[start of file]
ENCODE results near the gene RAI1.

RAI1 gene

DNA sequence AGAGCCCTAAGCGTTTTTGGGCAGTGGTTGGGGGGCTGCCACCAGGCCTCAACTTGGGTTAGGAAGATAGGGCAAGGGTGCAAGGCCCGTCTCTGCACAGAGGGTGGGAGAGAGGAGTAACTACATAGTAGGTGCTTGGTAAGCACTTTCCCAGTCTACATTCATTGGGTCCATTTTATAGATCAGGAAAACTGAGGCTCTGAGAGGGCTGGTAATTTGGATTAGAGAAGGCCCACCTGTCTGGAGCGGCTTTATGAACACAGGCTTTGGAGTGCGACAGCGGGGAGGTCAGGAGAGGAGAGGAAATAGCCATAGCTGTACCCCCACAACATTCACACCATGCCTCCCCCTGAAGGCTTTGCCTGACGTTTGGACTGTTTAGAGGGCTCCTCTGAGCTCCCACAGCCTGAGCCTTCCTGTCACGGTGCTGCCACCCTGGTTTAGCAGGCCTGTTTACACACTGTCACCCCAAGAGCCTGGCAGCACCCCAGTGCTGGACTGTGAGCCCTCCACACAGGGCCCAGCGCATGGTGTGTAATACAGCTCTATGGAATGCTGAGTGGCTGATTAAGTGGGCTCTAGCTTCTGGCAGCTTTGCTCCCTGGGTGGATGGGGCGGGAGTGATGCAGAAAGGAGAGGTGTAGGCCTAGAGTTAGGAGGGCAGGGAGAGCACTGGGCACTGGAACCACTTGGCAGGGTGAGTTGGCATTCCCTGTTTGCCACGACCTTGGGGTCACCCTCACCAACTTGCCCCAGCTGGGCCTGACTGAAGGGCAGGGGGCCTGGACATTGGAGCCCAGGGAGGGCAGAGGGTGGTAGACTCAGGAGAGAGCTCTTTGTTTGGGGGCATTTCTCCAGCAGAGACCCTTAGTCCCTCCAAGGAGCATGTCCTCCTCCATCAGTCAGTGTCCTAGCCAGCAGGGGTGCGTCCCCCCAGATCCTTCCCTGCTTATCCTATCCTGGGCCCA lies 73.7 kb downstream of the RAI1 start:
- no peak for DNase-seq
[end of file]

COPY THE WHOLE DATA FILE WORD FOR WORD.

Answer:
ENCODE results near the gene RAI1.

RAI1 gene

DNA sequence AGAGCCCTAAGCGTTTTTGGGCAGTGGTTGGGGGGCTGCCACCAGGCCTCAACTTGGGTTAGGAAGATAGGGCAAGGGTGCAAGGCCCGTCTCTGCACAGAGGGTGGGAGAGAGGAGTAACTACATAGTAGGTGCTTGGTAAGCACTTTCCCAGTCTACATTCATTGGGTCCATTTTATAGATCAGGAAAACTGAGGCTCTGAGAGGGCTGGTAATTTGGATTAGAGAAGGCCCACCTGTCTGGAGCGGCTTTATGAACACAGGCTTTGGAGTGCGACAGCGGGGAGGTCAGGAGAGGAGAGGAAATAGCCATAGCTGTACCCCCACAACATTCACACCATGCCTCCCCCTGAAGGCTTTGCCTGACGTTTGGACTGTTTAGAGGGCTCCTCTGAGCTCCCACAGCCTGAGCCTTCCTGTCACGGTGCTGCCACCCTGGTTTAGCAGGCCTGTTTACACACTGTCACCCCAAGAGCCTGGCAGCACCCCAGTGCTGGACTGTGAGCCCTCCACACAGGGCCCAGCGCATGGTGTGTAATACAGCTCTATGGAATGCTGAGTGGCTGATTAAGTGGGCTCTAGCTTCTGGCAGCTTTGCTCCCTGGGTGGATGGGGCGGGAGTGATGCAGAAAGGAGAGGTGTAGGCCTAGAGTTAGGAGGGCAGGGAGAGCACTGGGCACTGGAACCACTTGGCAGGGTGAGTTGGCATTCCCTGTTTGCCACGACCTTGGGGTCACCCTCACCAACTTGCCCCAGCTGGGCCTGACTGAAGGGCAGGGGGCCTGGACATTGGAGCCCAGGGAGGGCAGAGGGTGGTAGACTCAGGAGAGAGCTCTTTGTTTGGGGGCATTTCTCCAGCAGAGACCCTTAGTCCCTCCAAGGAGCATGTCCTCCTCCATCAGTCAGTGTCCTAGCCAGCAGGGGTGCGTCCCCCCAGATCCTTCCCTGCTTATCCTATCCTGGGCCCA lies 73.7 kb downstream of the RAI1 start:
- no peak for DNase-seq